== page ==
Just like a famous country artist sings about The House that Built Me, some people can say that a place had everything to do with their upbringing. Bobi Conn, whose roots run deep in Appalachia near Morehead, would surely say that the holler where she grew up is just such a spot.
Conn describes in heart-wrenching detail what it was like to grow up poor in Appalachia in her memoir, In the Shadow of the Valley. She and her family knew the stereotype firsthand—food instability, addiction and abuse at the hands of a loved one. And while there is a greater bullying awareness in schools now, Conn feared the bullying that happened at home much more.
“Words were weapons, just another form of violence that I hid from,” she explains in her book. “I waited for moments to pass, for the confusion to subside, for the adults around me to say, ‘Everything is OK’. No one ever did.”
Conn grew up in fear of her father’s angry outbursts that often resulted in a beating. She learned to normalize the use of her room as a marijuana greenhouse. The only truly safe place she knew was her grandmother’s house where she could count on a hot meal, freedom to play and the fervent prayers her grandmother spoke over her.
By her teen years, Conn found herself falling into the same life she witnessed but still managed to make it to Berea College where she hoped for a clean slate. “…I thought that if I spoke carefully, I might be able to hide the shameful truth of exactly where I came from. I realized it was an uphill battle,” she explains. “I had spent most of my childhood learning to survive our home and very little of it learning to survive in society.”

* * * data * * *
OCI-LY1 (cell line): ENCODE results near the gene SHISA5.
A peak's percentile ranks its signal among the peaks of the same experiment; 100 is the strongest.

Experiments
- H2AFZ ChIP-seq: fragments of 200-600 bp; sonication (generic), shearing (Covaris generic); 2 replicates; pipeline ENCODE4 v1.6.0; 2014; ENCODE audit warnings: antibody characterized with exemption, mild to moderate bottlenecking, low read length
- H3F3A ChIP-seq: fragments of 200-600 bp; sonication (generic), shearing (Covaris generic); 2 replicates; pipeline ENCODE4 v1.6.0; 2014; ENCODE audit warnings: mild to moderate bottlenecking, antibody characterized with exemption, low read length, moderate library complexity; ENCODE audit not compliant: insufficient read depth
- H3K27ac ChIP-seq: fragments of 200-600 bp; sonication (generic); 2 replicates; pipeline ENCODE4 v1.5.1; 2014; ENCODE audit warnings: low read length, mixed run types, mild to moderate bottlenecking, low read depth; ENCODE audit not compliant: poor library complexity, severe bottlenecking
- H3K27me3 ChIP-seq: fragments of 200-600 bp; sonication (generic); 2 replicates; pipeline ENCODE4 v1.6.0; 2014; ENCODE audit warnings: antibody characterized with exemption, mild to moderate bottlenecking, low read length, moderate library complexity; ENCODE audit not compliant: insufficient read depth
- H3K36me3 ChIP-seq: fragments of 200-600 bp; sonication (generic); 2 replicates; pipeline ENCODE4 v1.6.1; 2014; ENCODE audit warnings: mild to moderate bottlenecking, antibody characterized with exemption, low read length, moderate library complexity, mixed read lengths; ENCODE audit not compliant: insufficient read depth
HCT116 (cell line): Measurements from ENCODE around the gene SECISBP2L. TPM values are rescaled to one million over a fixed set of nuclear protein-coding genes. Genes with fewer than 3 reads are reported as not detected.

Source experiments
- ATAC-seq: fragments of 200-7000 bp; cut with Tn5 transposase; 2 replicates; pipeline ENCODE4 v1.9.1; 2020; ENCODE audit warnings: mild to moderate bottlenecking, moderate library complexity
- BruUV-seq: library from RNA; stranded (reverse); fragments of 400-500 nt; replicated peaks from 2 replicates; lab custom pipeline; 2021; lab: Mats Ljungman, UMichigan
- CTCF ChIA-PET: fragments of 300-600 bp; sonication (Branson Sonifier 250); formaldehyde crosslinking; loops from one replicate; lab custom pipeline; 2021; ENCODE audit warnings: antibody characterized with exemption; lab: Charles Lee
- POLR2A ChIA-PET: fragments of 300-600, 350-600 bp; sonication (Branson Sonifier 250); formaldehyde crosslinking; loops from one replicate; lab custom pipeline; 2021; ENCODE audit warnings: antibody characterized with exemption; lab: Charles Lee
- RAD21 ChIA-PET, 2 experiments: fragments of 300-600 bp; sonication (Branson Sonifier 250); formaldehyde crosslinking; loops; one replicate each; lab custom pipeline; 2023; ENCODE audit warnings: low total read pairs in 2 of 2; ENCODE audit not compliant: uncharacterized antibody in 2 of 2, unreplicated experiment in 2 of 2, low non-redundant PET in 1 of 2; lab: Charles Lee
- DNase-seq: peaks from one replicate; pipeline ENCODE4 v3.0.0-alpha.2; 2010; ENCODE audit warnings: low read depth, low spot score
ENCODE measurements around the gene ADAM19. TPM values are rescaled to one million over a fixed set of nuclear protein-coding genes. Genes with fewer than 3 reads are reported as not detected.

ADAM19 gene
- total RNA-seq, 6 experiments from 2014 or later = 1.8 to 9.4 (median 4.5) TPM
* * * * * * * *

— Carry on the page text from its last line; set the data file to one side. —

Years later, motherhood was finally the turning point for Conn, knowing with certainty that her children would feel loved and wanted—a basic need unmet in her own life. Going on to earn a master’s degree in English, Conn wrote her story along the way, healing in the process. Today, she chooses to focus mainly on the beauty of that holler, the refuge its forests gave her and the story it wrote for her.
Conn’s debut memoir, In the Shadow of the Valley, (Little A, $24.95), can be ordered on Amazon or through local booksellers. Hear Conn’s playlist of accompanying songs and podcast interviews, or read her essays, at www.bobiconn.com.
Her alma mater, Berea College was the first school in the American South to integrate racially and to teach men and women in the same classrooms. Berea maintains a no-tuition promise. Students hold on-campus jobs instead, allowing them to graduate debt-free. Learn more at www.berea.edu.